A tweet can keep clients sweet

Published March 12th, 2012 - 04:42 GMT
These days, some big businesses are being pushed to invest in more sophisticated means to keep pace with consumers who demand different kinds of contact points
These days, some big businesses are being pushed to invest in more sophisticated means to keep pace with consumers who demand different kinds of contact points

Paul Segre, the president and chief executive of Genesys, says more companies are using Twitter to tackle customer issues. Businesses in the Emirates often use Twitter to make short pitches to shoppers about their products or services. But a quick scan of tweets sent by companies such as the telecommunications operators du and Etisalat will reveal plenty of back-and-forth digital discussion between them and disgruntled customers.

"Slowest internet ever ... any reason for this?" one woman tweeted to Etisalat on Thursday. The woman was asked to report her complaint on the phone, and then later replied - on Twitter - that her husband had received a call from Etisalat and was "very happy with the outcome, thank you!"

Increasingly, specialised communications software created by technology firms such as Genesys, Avaya and Cisco is being used by customer service providers to tackle a wide array of complaints and concerns abroad and in the Emirates and wider Middle East. "What we can do is monitor Facebook or Twitter [and perform] analytics on it," said Paul Segre, the president and chief executive of Genesys, during a trip to Dubai last week. "We can determine if something is actionable, if someone is happy or not. We can get someone to [a representative] with an appropriate skill ... with a tweet, email, SMS or phone. All of that can be designed," Mr. Segre explained.

Avaya says it is working with more than 50 airlines, banks, telecoms operators and other businesses in the Emirates on improving their customer service through various technologies.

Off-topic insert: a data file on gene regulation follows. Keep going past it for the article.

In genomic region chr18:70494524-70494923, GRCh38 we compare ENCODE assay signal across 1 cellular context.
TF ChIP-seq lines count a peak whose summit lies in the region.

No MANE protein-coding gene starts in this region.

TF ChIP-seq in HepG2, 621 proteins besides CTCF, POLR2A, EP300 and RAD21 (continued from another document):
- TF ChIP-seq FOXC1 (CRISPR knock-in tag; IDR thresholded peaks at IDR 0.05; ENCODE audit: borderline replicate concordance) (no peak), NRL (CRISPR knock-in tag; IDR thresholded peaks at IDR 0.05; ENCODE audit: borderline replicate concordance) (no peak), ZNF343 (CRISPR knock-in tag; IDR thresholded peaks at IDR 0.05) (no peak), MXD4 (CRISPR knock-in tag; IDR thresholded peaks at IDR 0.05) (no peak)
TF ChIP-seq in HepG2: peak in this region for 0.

Traditionally, people who wanted to comment on service often ended up having to dial numerous different numbers or shouting requests into a voice-activated programme. If all went well, which was not always the case, then a real person would eventually pick up the call. These days, however, some big businesses are being pushed to invest in more sophisticated means to keep pace with consumers who demand different kinds of contact points.

In Europe, a third of consumers say they would like to use mobile apps to resolve customer service issues. The speed of resolving a problem is what they cite as the most important factor in delivering the best customer service experience, according to the 2011 Global Contact Centre Consumer Preference Report, which was released by Avaya in June.

Residents in the Middle East, and the UAE in particular, have also been asking for more of these mobile customer service tools. And both companies and government organisations, in turn, have started investing more money into them. "Our focus this year will be on e-government services, and we're working actively in Fujairah to Abu Dhabi to see how we can help change relationships with citizens and government," says Mohamed Afifi, the regional sales director for the Middle East at Genesys.

Of course, companies such as Genesys and Avaya have a vested interested in wanting to drive businesses to a more complex - and costly - system. But their skills are similarly being challenged by consumers who are moving deeper into the online world. Numerous social networking and micro-blogging sites have cropped up to compete against the likes of Facebook and Twitter, which still tend to get the most focus in the latest customer service software.

Virtual gaming is another burgeoning field consumers are showing more interest in. By 2014, more than 70 per cent of the top 2000 companies globally will have at least one gaming application, according to Gartner, a market research firm.

Some experts argue these kinds of apps will increase engagement between consumers and employees and may play into the customer service experience. How that actually plays out remains to be seen.


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